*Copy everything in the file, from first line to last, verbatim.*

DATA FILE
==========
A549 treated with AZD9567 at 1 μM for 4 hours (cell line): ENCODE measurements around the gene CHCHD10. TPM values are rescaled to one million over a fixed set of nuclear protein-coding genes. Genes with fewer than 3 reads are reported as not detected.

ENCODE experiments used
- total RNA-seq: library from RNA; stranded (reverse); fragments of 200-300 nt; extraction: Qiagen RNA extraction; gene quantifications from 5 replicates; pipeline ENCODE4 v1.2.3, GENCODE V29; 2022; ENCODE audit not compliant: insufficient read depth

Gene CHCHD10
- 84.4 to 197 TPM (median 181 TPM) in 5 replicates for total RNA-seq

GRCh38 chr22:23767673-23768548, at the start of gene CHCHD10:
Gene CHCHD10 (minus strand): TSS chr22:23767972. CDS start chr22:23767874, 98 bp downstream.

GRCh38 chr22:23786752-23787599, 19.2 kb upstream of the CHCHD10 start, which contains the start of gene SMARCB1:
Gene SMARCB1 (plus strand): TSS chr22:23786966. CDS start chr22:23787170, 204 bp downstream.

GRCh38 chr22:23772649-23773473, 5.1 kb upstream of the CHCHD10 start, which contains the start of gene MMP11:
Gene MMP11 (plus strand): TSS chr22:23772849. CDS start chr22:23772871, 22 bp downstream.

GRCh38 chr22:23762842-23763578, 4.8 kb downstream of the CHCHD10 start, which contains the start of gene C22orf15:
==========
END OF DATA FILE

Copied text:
A549 treated with AZD9567 at 1 μM for 4 hours (cell line): ENCODE measurements around the gene CHCHD10. TPM values are rescaled to one million over a fixed set of nuclear protein-coding genes. Genes with fewer than 3 reads are reported as not detected.

ENCODE experiments used
- total RNA-seq: library from RNA; stranded (reverse); fragments of 200-300 nt; extraction: Qiagen RNA extraction; gene quantifications from 5 replicates; pipeline ENCODE4 v1.2.3, GENCODE V29; 2022; ENCODE audit not compliant: insufficient read depth

Gene CHCHD10
- 84.4 to 197 TPM (median 181 TPM) in 5 replicates for total RNA-seq

GRCh38 chr22:23767673-23768548, at the start of gene CHCHD10:
Gene CHCHD10 (minus strand): TSS chr22:23767972. CDS start chr22:23767874, 98 bp downstream.

GRCh38 chr22:23786752-23787599, 19.2 kb upstream of the CHCHD10 start, which contains the start of gene SMARCB1:
Gene SMARCB1 (plus strand): TSS chr22:23786966. CDS start chr22:23787170, 204 bp downstream.

GRCh38 chr22:23772649-23773473, 5.1 kb upstream of the CHCHD10 start, which contains the start of gene MMP11:
Gene MMP11 (plus strand): TSS chr22:23772849. CDS start chr22:23772871, 22 bp downstream.

GRCh38 chr22:23762842-23763578, 4.8 kb downstream of the CHCHD10 start, which contains the start of gene C22orf15: